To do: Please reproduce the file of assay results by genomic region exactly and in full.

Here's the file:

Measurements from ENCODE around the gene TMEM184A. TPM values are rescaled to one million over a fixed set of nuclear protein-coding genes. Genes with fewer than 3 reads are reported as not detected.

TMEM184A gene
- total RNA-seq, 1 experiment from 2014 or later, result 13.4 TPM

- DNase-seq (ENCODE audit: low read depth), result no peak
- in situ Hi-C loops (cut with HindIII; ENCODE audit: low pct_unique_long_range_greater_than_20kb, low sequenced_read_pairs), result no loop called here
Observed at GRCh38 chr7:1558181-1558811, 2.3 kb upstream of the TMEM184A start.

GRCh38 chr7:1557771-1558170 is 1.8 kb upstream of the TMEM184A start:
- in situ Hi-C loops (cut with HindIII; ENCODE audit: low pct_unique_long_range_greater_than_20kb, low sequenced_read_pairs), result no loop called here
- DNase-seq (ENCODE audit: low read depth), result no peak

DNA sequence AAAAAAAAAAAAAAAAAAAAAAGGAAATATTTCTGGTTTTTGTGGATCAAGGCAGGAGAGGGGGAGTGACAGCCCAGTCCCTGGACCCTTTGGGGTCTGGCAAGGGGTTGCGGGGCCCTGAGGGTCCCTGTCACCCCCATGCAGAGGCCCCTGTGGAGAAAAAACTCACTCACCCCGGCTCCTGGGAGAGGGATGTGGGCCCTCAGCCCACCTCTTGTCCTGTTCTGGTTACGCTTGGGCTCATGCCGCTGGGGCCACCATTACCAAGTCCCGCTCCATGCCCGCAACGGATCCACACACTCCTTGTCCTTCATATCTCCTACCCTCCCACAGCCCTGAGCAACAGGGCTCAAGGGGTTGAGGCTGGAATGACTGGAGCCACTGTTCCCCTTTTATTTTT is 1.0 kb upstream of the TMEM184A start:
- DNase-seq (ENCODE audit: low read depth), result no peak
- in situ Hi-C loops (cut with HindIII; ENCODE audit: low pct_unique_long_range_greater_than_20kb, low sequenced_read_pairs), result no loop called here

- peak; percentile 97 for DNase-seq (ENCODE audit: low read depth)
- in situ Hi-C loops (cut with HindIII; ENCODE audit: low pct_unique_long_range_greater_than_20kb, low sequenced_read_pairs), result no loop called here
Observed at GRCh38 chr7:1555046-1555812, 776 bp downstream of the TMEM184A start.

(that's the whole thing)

Measurements from ENCODE around the gene TMEM184A. TPM values are rescaled to one million over a fixed set of nuclear protein-coding genes. Genes with fewer than 3 reads are reported as not detected.

TMEM184A gene
- total RNA-seq, 1 experiment from 2014 or later, result 13.4 TPM

- DNase-seq (ENCODE audit: low read depth), result no peak
- in situ Hi-C loops (cut with HindIII; ENCODE audit: low pct_unique_long_range_greater_than_20kb, low sequenced_read_pairs), result no loop called here
Observed at GRCh38 chr7:1558181-1558811, 2.3 kb upstream of the TMEM184A start.

GRCh38 chr7:1557771-1558170 is 1.8 kb upstream of the TMEM184A start:
- in situ Hi-C loops (cut with HindIII; ENCODE audit: low pct_unique_long_range_greater_than_20kb, low sequenced_read_pairs), result no loop called here
- DNase-seq (ENCODE audit: low read depth), result no peak

DNA sequence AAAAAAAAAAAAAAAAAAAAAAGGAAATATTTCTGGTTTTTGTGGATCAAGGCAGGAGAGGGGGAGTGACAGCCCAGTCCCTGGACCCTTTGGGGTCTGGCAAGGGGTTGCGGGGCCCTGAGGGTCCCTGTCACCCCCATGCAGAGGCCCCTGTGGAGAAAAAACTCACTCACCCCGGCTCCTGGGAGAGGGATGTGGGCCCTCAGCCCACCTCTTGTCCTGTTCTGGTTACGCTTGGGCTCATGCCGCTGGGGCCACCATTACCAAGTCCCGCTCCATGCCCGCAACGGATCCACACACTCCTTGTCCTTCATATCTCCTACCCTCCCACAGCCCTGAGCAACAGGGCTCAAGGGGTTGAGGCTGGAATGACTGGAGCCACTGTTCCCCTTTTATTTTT is 1.0 kb upstream of the TMEM184A start:
- DNase-seq (ENCODE audit: low read depth), result no peak
- in situ Hi-C loops (cut with HindIII; ENCODE audit: low pct_unique_long_range_greater_than_20kb, low sequenced_read_pairs), result no loop called here

- peak; percentile 97 for DNase-seq (ENCODE audit: low read depth)
- in situ Hi-C loops (cut with HindIII; ENCODE audit: low pct_unique_long_range_greater_than_20kb, low sequenced_read_pairs), result no loop called here
Observed at GRCh38 chr7:1555046-1555812, 776 bp downstream of the TMEM184A start.